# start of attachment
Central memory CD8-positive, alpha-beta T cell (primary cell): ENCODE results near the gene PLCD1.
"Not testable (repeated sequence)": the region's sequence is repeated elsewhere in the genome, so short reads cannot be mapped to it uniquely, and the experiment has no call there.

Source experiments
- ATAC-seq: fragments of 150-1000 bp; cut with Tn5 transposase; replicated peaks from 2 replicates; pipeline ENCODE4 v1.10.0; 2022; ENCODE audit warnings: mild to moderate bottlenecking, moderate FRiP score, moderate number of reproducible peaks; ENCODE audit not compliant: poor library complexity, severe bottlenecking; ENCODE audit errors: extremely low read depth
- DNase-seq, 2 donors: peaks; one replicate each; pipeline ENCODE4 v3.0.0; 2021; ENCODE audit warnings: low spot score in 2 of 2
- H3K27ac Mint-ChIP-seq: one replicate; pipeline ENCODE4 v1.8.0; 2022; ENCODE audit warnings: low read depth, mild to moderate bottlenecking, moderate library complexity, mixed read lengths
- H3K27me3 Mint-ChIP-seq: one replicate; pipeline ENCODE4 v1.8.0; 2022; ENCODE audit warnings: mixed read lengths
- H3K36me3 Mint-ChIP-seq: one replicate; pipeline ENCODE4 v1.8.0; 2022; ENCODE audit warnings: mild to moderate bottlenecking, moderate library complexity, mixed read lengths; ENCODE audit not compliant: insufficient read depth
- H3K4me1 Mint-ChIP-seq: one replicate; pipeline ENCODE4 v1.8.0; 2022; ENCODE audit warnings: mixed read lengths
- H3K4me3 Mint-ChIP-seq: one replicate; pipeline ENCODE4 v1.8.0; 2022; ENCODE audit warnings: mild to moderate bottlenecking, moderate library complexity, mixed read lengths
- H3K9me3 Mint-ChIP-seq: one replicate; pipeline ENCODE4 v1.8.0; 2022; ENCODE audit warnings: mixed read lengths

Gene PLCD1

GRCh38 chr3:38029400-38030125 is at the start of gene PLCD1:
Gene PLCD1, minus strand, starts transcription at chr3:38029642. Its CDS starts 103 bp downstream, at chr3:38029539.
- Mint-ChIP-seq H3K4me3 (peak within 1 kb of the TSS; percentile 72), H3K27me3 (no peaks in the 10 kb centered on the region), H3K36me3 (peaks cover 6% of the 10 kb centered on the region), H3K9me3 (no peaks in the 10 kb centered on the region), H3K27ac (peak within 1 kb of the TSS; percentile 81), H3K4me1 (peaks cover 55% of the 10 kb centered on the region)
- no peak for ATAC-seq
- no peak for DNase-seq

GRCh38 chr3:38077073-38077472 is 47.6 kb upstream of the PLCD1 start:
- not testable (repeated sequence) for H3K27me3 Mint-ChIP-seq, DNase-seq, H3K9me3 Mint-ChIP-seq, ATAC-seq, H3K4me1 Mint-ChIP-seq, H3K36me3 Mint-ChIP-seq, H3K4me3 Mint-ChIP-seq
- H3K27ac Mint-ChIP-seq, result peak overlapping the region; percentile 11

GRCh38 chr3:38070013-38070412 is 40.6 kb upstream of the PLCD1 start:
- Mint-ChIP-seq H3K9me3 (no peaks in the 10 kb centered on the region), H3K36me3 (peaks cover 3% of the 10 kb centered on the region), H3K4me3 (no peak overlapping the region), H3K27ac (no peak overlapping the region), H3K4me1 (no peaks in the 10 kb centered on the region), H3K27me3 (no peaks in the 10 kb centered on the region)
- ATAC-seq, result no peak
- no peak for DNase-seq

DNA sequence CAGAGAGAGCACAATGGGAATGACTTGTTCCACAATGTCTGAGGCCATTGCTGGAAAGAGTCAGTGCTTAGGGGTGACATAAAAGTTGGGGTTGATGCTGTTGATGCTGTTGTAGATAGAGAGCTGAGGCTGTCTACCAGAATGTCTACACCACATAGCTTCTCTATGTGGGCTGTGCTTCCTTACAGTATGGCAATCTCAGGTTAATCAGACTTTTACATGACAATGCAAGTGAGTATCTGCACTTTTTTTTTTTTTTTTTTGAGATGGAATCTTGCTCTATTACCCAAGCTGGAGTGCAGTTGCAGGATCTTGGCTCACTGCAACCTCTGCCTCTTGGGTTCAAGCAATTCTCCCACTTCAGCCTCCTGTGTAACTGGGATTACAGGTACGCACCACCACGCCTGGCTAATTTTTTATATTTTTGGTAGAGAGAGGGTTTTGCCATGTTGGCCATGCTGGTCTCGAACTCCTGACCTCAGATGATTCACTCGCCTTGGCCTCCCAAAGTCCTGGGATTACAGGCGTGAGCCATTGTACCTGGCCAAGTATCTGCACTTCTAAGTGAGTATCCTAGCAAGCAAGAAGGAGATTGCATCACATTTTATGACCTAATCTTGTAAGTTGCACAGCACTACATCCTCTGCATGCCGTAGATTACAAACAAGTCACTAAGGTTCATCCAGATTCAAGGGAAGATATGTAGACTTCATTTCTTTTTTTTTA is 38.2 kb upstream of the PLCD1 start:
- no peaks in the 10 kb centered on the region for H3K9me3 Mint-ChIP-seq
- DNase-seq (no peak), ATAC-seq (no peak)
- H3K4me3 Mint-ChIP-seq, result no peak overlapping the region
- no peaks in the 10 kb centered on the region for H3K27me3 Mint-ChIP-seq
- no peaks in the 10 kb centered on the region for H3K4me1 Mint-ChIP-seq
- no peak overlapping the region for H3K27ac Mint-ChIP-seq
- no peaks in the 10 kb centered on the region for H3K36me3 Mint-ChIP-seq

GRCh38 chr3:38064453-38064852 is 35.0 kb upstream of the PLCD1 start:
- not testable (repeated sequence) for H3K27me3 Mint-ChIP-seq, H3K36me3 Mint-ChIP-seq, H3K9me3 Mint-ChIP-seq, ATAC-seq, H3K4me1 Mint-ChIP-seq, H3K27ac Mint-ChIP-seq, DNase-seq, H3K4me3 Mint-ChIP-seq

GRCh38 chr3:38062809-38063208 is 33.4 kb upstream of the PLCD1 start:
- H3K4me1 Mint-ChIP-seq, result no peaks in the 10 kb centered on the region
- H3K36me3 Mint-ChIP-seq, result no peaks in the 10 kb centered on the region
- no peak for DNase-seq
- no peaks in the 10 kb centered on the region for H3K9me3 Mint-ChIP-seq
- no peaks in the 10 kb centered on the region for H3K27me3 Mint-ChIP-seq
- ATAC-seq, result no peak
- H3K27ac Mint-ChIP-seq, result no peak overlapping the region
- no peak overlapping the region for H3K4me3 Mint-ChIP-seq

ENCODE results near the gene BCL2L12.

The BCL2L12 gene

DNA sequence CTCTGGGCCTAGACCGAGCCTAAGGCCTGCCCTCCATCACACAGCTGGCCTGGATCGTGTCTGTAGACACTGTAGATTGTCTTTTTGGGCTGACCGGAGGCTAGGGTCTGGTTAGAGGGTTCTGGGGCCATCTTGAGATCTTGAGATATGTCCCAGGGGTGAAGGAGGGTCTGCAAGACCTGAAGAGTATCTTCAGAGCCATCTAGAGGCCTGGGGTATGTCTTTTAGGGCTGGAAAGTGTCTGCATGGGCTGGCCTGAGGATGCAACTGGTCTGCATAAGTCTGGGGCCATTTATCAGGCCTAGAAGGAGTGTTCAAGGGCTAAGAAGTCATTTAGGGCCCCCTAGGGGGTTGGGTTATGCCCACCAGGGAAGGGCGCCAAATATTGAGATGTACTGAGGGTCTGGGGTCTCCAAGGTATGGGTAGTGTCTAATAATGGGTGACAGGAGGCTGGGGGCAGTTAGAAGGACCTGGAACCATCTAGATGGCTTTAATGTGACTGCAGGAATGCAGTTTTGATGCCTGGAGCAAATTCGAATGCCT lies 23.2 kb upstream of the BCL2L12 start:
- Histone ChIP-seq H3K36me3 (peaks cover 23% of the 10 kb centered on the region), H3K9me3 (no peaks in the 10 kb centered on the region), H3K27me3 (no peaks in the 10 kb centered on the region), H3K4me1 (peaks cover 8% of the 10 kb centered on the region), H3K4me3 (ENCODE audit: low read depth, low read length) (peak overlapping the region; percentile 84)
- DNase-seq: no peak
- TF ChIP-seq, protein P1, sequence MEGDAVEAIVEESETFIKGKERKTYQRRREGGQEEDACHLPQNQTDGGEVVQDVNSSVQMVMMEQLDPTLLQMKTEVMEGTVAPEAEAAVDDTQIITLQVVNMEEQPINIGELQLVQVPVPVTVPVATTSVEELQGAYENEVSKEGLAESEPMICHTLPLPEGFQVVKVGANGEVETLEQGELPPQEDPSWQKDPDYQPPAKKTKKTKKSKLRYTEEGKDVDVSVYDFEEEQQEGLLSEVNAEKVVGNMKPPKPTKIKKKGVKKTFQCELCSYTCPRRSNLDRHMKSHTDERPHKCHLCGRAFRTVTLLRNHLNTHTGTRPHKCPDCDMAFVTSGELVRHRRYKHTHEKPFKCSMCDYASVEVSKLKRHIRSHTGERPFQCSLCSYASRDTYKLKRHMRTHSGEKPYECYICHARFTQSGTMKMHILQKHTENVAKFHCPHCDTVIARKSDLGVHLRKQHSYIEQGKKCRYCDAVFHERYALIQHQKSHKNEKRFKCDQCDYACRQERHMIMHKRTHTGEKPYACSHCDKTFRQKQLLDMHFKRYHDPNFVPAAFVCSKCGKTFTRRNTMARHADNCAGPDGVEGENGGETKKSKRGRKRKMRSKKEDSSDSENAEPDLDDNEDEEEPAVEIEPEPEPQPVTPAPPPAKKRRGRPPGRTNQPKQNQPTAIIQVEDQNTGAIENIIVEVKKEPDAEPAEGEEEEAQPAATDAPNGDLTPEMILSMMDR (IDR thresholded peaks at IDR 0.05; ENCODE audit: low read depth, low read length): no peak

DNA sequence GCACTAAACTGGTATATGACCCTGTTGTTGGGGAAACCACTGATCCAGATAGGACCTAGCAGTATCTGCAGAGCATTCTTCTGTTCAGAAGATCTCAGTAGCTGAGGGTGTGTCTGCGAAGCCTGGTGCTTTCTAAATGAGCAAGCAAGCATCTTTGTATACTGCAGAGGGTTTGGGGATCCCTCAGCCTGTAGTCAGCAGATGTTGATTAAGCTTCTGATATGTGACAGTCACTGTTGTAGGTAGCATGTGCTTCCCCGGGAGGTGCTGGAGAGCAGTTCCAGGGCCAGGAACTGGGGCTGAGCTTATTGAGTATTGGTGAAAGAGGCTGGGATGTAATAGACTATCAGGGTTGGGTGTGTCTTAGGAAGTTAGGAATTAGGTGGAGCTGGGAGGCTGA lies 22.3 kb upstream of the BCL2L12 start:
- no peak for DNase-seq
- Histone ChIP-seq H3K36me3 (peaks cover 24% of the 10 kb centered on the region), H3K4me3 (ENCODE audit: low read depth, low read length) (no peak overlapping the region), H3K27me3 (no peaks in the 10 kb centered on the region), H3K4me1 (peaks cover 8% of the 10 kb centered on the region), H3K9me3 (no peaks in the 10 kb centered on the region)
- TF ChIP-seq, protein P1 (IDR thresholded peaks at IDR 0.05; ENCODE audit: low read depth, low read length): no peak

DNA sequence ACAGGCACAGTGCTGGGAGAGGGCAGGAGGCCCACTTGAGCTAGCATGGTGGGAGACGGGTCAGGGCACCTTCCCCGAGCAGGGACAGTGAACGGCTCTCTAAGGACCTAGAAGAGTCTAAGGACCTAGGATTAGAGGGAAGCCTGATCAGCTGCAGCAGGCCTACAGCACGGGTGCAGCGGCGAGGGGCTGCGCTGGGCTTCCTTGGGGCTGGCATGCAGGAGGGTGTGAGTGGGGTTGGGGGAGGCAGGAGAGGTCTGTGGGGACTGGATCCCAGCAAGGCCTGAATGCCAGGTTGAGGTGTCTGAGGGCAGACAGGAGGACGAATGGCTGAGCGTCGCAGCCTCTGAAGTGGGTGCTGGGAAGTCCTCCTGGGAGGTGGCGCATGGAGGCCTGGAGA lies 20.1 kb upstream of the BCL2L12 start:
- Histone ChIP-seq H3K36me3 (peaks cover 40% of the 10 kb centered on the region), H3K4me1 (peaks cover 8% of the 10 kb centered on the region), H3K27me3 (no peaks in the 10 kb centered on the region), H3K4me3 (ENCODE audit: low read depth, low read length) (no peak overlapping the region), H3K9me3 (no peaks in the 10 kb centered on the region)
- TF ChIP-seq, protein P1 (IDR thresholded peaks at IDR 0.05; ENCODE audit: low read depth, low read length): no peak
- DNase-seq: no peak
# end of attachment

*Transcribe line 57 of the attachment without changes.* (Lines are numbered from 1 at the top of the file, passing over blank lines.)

- DNase-seq: no peak